Oct 09
2018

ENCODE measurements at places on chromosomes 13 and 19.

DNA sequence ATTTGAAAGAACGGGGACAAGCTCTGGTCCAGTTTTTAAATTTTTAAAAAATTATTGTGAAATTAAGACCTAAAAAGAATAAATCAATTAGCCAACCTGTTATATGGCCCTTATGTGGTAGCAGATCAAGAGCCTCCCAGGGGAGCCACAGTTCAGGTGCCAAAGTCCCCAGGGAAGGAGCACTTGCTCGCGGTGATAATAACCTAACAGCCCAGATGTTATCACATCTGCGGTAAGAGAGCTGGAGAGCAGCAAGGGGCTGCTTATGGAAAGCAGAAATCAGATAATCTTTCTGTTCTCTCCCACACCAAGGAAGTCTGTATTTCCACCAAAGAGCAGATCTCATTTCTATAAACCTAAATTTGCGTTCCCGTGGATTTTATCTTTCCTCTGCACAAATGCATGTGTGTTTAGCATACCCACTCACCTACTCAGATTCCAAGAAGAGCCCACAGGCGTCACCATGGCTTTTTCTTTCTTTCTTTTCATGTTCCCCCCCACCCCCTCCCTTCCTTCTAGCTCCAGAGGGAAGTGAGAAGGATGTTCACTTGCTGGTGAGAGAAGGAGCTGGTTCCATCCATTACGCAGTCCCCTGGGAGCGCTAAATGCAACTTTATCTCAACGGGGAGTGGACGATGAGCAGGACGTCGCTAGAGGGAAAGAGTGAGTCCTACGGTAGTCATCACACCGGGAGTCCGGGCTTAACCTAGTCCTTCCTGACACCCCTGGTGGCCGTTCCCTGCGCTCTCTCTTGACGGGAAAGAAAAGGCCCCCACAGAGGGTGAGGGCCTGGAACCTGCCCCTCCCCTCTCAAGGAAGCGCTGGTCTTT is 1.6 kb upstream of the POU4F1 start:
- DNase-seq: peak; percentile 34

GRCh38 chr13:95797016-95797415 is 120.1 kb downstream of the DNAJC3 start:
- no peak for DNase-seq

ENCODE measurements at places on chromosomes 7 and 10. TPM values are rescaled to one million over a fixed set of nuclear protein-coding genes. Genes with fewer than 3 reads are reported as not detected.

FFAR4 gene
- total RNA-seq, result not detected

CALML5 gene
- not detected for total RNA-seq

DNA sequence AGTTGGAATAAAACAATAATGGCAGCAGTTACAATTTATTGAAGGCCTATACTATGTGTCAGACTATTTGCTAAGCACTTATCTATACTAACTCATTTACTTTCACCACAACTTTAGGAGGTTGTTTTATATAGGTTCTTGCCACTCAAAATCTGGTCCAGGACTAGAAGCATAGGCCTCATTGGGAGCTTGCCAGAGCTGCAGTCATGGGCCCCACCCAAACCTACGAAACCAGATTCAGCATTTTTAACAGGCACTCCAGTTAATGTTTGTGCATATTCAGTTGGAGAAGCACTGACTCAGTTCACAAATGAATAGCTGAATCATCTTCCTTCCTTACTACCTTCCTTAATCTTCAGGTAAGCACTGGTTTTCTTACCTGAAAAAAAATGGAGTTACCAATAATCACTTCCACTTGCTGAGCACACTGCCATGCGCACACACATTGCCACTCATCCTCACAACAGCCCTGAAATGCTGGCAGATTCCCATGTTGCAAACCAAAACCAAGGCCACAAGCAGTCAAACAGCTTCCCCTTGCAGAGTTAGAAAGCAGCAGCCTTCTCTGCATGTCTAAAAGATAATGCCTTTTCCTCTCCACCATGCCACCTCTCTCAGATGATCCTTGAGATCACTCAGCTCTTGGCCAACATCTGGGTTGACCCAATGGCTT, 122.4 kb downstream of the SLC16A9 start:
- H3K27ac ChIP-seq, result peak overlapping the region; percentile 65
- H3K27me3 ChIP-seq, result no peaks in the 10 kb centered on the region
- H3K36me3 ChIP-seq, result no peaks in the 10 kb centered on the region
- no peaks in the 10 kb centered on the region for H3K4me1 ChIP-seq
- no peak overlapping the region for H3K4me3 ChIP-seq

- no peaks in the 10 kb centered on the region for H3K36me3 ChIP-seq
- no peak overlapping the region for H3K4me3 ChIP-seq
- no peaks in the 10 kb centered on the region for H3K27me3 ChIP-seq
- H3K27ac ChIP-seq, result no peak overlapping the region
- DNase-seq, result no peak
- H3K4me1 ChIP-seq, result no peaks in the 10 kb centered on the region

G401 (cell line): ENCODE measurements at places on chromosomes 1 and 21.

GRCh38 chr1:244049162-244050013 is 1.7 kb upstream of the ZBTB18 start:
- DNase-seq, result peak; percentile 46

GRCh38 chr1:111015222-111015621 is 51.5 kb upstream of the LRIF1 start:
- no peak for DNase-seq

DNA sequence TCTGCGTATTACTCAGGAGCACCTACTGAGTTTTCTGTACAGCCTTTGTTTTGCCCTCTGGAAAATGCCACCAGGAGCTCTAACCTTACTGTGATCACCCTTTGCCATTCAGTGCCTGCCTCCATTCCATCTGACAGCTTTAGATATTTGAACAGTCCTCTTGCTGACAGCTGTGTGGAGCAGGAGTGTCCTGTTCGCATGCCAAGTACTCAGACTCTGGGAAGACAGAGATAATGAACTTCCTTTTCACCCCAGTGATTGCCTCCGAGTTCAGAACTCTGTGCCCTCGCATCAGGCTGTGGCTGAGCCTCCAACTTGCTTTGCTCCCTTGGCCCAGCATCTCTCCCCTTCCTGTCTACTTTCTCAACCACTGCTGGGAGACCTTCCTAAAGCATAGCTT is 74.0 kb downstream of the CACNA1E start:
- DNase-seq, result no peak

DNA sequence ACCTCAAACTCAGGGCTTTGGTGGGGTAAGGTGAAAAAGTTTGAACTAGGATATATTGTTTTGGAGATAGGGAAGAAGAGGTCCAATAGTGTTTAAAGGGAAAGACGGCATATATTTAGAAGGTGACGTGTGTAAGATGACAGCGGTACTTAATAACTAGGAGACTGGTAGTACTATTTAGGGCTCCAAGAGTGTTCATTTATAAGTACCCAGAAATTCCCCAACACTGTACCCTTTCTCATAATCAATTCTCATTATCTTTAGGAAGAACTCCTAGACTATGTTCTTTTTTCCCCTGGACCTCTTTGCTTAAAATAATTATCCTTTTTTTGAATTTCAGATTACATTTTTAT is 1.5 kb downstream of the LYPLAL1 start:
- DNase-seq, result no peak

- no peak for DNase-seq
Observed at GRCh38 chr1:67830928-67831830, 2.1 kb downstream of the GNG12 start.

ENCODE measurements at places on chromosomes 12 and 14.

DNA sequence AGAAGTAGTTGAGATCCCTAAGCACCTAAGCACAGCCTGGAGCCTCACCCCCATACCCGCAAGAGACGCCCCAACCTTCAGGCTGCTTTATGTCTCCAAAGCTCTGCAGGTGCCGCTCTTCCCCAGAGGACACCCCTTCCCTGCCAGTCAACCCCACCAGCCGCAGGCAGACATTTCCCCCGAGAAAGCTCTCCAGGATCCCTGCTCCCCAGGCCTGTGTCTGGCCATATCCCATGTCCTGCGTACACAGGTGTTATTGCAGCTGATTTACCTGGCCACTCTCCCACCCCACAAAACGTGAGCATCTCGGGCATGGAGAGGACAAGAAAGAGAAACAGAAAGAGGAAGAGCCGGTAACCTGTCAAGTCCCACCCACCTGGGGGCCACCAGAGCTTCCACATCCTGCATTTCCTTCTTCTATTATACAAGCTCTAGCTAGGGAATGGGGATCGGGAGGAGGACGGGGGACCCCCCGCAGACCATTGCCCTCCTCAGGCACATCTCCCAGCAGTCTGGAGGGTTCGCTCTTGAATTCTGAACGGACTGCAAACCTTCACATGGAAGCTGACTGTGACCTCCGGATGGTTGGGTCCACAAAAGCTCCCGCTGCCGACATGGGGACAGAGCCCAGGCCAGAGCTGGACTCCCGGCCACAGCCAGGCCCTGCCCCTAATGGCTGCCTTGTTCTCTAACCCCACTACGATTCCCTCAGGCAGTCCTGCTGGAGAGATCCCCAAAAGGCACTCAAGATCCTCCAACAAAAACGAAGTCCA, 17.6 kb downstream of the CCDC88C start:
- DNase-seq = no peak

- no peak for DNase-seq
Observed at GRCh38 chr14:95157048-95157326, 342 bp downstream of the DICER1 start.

According to Deadline, Netflix has committed to finance and release The Laundromat, the Steven Soderbergh-directed drama about the Panama Papers scandal. David Schwimmer has just joined a killer cast that is led by Gary Oldman, Meryl Streep and Antonio Banderas. Other cast circling include Will Forte and Riley Keough. The film has a script by Scott Z. Burns, based on the Jake Bernstein book Secrecy World: Inside the Panama Papers Investigation of Illicit Money Networks and the Global Elite. Schwimmer will play Matthew Quirk, an attorney who speaks on behalf of one of the insurance companies after twenty elderly passengers die on a boating excursion. The boating company learned its insurance isn’t the large company it thought it was, but merely just a P.O. box in Nevis. Quirk would eventually kill himself after seeing no way out of the liability situation, but the incident triggers lawyers, government officials, and more to track down these shell companies. Those investigations lead to the laundering geniuses at the Panama-based law firm Mossack Fonseca, who created hundreds of thousands of ‘companies’ to help the wealthy avoid paying taxes. The scandal drew in several world leaders, including former UK Prime Minister David Cameron and Iceland Prime Minister Sigmunder Gunnlaugsson, the latter of whom resigned on April 5, 2016, after it was revealed he and his wife set up an offshore shell company in 2007 in the British Virgin Islands; he then sold his half of the company to his wife for $1 on the last day of 2009 to shield them from a new law that would have required him to declare his ownership as a conflict of interest. Among the swarms of famous people named in the leaked documents was current President of the United States Donald Trump — already embattled over charges his empire was built by avoiding taxes — and director Pedro Almodovar, Jackie Chan and Emma Watson. Bernstein was part of a team of journalists who formed the International Consortium of Investigative Journalists to break the Panama Papers story. The leak of data — 11 million records revealed — was the largest in corporate and government history.